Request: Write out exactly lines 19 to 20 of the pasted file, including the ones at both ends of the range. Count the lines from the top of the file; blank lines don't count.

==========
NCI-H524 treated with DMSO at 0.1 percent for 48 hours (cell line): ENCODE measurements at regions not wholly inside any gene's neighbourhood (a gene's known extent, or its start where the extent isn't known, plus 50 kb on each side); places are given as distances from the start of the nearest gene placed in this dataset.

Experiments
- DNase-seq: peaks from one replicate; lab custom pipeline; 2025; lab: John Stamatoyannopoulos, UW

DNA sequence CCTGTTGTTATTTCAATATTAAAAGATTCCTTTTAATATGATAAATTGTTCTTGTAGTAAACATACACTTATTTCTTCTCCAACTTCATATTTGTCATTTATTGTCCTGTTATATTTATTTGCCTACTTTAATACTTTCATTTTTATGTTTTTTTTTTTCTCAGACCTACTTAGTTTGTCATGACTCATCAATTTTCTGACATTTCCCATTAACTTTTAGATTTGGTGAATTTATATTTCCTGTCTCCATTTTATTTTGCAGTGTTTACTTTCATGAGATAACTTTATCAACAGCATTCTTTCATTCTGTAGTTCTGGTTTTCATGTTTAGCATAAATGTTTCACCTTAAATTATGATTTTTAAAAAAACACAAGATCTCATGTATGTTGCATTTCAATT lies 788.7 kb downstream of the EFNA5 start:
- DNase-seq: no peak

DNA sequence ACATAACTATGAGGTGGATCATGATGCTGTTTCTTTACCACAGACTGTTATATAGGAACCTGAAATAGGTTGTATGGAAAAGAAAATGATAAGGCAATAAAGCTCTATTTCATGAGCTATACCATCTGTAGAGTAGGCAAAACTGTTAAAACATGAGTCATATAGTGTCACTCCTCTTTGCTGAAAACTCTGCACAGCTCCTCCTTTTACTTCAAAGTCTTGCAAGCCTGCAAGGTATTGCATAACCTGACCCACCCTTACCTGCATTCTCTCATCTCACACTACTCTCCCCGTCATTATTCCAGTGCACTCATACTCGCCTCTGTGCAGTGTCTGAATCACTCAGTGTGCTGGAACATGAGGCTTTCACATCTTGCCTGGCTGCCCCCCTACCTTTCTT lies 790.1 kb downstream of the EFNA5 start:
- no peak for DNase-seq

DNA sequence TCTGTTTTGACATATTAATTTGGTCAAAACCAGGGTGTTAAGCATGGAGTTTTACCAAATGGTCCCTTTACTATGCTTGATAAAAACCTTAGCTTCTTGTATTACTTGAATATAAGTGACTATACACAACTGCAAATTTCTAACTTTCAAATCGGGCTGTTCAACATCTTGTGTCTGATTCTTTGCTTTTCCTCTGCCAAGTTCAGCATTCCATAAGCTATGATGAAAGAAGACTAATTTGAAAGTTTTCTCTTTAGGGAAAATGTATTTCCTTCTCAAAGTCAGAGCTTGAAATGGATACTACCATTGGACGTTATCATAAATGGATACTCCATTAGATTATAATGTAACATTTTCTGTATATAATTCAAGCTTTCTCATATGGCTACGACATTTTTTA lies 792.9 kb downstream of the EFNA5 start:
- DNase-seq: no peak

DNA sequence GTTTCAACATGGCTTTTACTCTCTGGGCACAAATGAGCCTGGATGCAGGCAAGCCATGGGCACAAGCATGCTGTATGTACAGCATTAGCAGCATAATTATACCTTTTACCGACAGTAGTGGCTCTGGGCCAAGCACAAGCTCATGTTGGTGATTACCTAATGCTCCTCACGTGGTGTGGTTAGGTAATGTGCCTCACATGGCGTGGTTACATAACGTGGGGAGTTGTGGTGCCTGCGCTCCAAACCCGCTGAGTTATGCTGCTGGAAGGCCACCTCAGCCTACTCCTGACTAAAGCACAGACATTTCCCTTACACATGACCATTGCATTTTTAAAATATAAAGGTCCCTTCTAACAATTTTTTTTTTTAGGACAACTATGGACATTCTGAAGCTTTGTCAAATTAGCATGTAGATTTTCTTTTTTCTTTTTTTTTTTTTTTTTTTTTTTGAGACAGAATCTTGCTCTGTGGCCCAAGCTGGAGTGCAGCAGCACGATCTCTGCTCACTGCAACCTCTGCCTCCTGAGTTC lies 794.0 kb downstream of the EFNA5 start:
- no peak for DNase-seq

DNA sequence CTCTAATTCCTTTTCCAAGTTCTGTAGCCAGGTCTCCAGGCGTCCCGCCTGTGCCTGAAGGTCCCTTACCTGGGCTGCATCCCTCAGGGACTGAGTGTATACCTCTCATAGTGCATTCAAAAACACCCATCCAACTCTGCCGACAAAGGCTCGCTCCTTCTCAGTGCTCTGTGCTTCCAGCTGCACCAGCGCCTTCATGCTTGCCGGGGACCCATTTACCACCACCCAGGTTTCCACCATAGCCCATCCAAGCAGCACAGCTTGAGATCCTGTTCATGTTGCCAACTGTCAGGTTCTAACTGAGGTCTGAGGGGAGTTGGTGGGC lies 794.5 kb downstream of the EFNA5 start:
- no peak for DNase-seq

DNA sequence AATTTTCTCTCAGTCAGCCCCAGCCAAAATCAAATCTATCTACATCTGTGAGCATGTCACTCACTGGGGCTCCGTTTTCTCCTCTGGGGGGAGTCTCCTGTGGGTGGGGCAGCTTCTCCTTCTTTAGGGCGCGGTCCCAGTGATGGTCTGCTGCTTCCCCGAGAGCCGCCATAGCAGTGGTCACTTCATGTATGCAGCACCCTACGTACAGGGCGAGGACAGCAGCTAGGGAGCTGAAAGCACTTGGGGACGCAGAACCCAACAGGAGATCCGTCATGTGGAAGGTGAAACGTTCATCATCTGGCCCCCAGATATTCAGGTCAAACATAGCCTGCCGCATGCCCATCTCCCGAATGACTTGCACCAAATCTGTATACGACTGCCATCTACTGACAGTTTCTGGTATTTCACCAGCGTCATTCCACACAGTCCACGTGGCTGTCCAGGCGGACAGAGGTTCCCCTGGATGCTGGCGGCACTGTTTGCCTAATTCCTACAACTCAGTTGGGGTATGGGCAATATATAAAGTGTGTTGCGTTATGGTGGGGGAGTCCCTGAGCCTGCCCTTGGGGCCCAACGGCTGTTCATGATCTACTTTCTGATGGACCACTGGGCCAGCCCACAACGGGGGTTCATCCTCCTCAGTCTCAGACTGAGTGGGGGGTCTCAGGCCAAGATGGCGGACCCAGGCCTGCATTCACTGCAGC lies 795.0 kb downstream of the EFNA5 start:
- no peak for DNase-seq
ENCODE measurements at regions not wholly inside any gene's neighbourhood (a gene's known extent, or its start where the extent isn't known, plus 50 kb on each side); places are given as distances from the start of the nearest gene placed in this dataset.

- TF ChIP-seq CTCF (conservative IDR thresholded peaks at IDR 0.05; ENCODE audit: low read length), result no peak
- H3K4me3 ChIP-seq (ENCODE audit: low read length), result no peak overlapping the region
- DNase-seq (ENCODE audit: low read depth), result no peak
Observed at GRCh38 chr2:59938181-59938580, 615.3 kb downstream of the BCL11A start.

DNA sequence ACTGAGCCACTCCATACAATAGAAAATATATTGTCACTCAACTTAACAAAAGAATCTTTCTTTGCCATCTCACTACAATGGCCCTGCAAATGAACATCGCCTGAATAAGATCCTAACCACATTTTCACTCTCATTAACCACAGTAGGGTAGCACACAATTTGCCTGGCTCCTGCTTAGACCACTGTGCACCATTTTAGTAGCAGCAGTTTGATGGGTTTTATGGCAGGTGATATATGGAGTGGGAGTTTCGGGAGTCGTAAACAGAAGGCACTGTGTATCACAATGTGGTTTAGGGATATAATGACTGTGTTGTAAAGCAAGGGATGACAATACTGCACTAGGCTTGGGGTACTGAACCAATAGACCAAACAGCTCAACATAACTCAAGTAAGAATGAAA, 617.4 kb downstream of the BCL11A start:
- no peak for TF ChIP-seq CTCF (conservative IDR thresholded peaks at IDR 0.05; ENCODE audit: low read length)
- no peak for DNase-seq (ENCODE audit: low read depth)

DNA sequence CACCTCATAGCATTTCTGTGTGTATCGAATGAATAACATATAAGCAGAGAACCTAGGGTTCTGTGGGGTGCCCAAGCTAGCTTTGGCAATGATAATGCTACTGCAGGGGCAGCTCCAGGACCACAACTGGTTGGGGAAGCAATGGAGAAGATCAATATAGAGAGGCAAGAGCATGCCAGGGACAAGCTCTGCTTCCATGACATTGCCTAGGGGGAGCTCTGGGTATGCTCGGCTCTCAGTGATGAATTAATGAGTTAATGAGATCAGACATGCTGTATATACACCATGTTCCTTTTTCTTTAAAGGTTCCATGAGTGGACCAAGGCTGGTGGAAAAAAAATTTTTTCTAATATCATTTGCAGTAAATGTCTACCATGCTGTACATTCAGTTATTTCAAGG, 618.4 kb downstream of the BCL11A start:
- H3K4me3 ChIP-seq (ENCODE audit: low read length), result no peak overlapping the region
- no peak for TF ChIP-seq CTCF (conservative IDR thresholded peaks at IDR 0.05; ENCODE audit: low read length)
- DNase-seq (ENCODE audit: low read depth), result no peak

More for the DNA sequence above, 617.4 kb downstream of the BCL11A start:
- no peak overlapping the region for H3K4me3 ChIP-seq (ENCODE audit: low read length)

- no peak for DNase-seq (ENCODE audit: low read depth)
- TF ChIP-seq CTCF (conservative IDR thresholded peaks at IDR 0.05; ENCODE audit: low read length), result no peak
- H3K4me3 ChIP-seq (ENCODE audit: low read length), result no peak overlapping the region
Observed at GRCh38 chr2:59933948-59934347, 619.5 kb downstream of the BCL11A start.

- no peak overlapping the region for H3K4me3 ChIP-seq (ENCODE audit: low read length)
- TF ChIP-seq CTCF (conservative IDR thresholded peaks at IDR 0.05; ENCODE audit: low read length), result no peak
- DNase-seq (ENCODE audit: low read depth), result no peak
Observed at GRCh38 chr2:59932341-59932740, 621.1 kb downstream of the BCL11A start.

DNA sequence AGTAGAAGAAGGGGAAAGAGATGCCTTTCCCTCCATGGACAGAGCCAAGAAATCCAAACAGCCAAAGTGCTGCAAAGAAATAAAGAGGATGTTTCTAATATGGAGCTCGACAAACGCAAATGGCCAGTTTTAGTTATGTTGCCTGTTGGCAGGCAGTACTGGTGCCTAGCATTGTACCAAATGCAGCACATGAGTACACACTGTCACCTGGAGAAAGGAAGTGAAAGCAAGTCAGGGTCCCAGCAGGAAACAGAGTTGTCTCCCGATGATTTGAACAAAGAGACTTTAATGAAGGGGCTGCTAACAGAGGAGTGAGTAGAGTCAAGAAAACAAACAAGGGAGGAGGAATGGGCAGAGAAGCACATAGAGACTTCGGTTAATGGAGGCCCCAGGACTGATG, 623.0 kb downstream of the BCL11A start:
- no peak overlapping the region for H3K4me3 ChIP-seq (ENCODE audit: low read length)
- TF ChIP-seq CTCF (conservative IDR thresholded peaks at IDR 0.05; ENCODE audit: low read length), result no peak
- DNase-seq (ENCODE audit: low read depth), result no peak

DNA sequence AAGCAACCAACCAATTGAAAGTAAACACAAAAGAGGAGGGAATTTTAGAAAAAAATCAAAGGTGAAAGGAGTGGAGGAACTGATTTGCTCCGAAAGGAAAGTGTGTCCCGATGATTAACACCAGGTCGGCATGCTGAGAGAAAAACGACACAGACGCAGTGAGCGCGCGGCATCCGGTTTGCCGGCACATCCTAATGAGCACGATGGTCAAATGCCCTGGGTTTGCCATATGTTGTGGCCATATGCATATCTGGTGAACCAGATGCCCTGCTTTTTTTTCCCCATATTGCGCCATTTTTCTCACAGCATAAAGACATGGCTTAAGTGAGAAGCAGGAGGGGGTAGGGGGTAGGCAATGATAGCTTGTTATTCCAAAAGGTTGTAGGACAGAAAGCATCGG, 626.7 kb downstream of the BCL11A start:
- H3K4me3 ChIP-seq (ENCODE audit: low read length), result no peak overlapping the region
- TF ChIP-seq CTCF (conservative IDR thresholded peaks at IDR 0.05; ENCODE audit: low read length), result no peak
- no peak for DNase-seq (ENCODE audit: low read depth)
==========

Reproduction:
- DNase-seq (ENCODE audit: low read depth), result no peak
Observed at GRCh38 chr2:59938181-59938580, 615.3 kb downstream of the BCL11A start.